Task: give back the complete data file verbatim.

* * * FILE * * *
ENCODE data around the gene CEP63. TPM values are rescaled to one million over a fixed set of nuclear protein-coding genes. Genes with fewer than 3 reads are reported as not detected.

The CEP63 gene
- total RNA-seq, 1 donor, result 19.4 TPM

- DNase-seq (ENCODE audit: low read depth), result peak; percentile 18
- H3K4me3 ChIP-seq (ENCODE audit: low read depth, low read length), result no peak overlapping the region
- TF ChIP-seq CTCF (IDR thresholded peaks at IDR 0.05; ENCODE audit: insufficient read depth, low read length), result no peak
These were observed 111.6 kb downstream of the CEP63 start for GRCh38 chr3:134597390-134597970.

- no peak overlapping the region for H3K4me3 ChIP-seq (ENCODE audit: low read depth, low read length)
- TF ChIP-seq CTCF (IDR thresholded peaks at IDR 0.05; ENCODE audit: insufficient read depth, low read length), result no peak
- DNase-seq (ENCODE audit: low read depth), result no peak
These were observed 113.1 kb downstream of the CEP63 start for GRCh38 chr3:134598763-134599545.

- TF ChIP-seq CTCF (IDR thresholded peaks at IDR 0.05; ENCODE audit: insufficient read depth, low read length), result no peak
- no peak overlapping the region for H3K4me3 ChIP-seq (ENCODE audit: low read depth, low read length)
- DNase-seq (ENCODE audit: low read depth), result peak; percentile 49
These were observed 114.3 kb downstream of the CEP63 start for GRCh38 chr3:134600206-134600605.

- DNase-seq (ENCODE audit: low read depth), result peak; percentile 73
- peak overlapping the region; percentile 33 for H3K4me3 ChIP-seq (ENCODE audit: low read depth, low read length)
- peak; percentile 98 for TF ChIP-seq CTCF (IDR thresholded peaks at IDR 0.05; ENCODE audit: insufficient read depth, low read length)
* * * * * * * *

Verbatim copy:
ENCODE data around the gene CEP63. TPM values are rescaled to one million over a fixed set of nuclear protein-coding genes. Genes with fewer than 3 reads are reported as not detected.

The CEP63 gene
- total RNA-seq, 1 donor, result 19.4 TPM

- DNase-seq (ENCODE audit: low read depth), result peak; percentile 18
- H3K4me3 ChIP-seq (ENCODE audit: low read depth, low read length), result no peak overlapping the region
- TF ChIP-seq CTCF (IDR thresholded peaks at IDR 0.05; ENCODE audit: insufficient read depth, low read length), result no peak
These were observed 111.6 kb downstream of the CEP63 start for GRCh38 chr3:134597390-134597970.

- no peak overlapping the region for H3K4me3 ChIP-seq (ENCODE audit: low read depth, low read length)
- TF ChIP-seq CTCF (IDR thresholded peaks at IDR 0.05; ENCODE audit: insufficient read depth, low read length), result no peak
- DNase-seq (ENCODE audit: low read depth), result no peak
These were observed 113.1 kb downstream of the CEP63 start for GRCh38 chr3:134598763-134599545.

- TF ChIP-seq CTCF (IDR thresholded peaks at IDR 0.05; ENCODE audit: insufficient read depth, low read length), result no peak
- no peak overlapping the region for H3K4me3 ChIP-seq (ENCODE audit: low read depth, low read length)
- DNase-seq (ENCODE audit: low read depth), result peak; percentile 49
These were observed 114.3 kb downstream of the CEP63 start for GRCh38 chr3:134600206-134600605.

- DNase-seq (ENCODE audit: low read depth), result peak; percentile 73
- peak overlapping the region; percentile 33 for H3K4me3 ChIP-seq (ENCODE audit: low read depth, low read length)
- peak; percentile 98 for TF ChIP-seq CTCF (IDR thresholded peaks at IDR 0.05; ENCODE audit: insufficient read depth, low read length)